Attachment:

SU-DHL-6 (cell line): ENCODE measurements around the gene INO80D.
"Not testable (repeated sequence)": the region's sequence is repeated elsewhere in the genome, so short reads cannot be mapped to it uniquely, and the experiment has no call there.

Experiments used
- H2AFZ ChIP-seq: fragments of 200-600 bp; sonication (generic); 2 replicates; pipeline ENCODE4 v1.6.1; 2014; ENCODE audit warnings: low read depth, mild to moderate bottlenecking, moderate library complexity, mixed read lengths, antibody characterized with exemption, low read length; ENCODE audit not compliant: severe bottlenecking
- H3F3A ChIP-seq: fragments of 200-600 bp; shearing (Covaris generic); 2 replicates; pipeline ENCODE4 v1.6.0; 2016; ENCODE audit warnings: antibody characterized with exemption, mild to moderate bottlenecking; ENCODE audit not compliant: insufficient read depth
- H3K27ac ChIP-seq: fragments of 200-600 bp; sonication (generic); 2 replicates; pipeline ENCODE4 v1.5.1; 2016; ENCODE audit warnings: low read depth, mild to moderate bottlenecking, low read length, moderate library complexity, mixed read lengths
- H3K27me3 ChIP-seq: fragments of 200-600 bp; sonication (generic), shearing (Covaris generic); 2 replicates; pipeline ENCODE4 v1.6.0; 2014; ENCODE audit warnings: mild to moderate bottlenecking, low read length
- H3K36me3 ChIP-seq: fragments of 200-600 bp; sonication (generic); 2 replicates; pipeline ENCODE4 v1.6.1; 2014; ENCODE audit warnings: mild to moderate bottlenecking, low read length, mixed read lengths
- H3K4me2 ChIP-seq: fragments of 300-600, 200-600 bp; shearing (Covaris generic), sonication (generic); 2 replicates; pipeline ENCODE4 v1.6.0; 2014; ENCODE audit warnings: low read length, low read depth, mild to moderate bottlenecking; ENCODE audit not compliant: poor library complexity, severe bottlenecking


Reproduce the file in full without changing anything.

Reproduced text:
SU-DHL-6 (cell line): ENCODE measurements around the gene INO80D.
"Not testable (repeated sequence)": the region's sequence is repeated elsewhere in the genome, so short reads cannot be mapped to it uniquely, and the experiment has no call there.

Experiments used
- H2AFZ ChIP-seq: fragments of 200-600 bp; sonication (generic); 2 replicates; pipeline ENCODE4 v1.6.1; 2014; ENCODE audit warnings: low read depth, mild to moderate bottlenecking, moderate library complexity, mixed read lengths, antibody characterized with exemption, low read length; ENCODE audit not compliant: severe bottlenecking
- H3F3A ChIP-seq: fragments of 200-600 bp; shearing (Covaris generic); 2 replicates; pipeline ENCODE4 v1.6.0; 2016; ENCODE audit warnings: antibody characterized with exemption, mild to moderate bottlenecking; ENCODE audit not compliant: insufficient read depth
- H3K27ac ChIP-seq: fragments of 200-600 bp; sonication (generic); 2 replicates; pipeline ENCODE4 v1.5.1; 2016; ENCODE audit warnings: low read depth, mild to moderate bottlenecking, low read length, moderate library complexity, mixed read lengths
- H3K27me3 ChIP-seq: fragments of 200-600 bp; sonication (generic), shearing (Covaris generic); 2 replicates; pipeline ENCODE4 v1.6.0; 2014; ENCODE audit warnings: mild to moderate bottlenecking, low read length
- H3K36me3 ChIP-seq: fragments of 200-600 bp; sonication (generic); 2 replicates; pipeline ENCODE4 v1.6.1; 2014; ENCODE audit warnings: mild to moderate bottlenecking, low read length, mixed read lengths
- H3K4me2 ChIP-seq: fragments of 300-600, 200-600 bp; shearing (Covaris generic), sonication (generic); 2 replicates; pipeline ENCODE4 v1.6.0; 2014; ENCODE audit warnings: low read length, low read depth, mild to moderate bottlenecking; ENCODE audit not compliant: poor library complexity, severe bottlenecking